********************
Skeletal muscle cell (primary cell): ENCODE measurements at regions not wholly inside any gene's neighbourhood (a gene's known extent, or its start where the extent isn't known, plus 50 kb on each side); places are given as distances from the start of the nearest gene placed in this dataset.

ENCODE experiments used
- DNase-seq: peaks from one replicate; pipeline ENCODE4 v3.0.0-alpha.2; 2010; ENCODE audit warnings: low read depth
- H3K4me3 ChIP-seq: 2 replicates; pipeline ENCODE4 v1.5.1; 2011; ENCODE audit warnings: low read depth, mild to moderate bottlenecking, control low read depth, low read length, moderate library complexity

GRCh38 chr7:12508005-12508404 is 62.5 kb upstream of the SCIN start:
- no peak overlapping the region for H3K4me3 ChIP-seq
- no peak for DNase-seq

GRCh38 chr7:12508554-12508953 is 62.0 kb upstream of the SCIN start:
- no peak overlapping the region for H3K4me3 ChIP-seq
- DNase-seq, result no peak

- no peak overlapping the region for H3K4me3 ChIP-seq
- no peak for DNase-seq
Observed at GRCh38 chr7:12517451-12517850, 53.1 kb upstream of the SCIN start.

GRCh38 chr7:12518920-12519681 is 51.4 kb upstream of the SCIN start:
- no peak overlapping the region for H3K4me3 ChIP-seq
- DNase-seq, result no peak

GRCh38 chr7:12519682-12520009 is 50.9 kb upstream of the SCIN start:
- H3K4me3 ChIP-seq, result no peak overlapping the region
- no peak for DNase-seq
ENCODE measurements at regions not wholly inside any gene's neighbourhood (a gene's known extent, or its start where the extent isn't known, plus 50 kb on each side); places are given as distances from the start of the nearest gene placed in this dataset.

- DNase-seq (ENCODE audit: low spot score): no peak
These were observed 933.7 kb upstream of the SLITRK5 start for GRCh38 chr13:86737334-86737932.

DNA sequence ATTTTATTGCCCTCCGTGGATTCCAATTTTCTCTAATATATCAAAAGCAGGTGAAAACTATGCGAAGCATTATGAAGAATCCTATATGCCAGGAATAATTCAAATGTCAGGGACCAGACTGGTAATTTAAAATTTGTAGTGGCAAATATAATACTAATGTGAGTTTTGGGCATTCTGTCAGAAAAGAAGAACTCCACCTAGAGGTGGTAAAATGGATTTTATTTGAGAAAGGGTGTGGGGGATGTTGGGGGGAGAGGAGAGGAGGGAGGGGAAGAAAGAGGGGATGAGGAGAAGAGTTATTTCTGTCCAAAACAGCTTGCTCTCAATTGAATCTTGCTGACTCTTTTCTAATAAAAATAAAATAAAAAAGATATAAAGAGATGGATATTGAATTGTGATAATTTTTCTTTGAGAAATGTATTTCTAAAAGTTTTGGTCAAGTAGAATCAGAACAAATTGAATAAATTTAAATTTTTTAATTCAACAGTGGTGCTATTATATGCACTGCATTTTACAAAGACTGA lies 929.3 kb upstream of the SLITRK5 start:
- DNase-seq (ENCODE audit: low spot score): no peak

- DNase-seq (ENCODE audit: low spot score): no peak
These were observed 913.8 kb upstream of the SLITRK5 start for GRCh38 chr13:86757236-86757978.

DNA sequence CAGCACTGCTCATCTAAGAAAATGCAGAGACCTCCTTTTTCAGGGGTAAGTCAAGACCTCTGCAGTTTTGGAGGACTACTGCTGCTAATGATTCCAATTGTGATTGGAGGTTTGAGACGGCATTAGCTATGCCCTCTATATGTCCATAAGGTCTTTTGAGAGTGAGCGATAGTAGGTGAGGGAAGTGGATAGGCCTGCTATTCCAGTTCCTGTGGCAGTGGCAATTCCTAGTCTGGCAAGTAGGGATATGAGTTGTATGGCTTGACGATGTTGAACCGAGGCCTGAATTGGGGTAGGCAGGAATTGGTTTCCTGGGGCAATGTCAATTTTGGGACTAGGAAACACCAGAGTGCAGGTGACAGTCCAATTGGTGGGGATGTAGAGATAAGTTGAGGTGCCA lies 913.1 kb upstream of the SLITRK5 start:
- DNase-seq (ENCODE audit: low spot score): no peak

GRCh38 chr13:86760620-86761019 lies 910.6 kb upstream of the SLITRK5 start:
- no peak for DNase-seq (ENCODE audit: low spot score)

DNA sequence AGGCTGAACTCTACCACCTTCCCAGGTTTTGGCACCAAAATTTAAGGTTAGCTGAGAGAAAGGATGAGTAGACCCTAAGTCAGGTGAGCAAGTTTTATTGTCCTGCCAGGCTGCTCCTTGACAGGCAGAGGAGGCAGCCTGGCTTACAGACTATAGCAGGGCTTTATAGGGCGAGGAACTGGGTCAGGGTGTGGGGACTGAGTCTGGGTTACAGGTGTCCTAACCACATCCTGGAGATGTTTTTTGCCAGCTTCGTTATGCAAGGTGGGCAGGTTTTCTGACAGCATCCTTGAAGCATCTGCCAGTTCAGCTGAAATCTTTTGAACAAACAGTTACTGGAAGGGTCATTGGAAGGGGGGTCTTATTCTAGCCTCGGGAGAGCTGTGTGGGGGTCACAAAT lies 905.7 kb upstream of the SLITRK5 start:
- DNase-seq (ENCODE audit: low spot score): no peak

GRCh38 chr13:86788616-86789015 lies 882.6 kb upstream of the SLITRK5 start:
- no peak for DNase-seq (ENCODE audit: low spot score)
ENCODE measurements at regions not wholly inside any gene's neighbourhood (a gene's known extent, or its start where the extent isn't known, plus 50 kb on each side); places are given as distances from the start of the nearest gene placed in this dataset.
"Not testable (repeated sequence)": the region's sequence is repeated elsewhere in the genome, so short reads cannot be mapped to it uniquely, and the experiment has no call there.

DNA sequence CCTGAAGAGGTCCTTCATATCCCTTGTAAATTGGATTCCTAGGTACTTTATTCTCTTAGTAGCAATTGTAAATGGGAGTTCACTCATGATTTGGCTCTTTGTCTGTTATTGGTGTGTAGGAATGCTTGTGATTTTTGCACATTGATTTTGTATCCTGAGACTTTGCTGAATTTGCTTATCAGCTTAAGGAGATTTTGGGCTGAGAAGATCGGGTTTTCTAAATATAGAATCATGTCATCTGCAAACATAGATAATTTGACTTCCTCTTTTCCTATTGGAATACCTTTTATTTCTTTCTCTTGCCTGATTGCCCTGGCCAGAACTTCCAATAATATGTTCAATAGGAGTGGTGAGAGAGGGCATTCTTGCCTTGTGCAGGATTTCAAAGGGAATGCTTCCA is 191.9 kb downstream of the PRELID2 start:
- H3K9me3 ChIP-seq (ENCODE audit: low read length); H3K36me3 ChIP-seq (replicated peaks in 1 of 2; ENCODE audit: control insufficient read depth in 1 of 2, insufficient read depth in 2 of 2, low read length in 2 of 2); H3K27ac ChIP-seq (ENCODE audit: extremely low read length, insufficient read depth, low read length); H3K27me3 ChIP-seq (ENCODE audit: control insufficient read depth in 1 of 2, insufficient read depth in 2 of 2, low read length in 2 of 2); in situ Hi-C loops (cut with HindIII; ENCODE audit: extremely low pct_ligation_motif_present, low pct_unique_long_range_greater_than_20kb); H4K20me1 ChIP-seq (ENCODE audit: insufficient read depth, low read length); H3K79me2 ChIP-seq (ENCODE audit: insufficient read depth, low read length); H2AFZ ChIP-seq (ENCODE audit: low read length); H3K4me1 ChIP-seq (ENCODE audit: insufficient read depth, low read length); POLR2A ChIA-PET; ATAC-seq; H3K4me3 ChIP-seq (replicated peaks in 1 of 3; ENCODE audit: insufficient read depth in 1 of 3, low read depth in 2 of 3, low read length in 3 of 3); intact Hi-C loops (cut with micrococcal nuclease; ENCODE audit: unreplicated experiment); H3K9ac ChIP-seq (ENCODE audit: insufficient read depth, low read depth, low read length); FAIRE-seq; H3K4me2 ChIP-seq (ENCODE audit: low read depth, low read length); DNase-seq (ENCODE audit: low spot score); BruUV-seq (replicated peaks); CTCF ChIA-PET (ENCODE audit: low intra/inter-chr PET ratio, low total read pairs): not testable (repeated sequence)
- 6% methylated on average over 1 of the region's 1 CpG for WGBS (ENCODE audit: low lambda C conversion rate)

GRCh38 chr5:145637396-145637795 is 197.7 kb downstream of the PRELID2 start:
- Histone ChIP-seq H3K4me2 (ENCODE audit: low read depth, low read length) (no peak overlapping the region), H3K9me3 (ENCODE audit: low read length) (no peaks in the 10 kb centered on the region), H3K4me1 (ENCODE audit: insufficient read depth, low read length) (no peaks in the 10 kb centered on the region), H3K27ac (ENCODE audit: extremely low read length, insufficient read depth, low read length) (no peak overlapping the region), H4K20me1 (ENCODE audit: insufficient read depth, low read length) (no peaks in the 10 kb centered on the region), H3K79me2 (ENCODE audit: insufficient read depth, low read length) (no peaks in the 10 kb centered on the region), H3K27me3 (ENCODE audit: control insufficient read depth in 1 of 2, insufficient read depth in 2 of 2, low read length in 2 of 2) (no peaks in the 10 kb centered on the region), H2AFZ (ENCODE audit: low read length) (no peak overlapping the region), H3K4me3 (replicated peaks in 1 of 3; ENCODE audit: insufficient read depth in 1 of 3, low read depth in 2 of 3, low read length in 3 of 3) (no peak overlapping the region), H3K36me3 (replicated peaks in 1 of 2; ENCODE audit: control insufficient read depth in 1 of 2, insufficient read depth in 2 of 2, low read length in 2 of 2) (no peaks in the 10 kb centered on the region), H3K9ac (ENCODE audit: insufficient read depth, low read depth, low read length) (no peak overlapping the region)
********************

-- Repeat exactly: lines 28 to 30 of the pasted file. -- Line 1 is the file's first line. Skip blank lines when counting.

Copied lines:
- DNase-seq (ENCODE audit: low spot score): no peak

GRCh38 chr13:86760620-86761019 lies 910.6 kb upstream of the SLITRK5 start:
- no peak for DNase-seq (ENCODE audit: low spot score)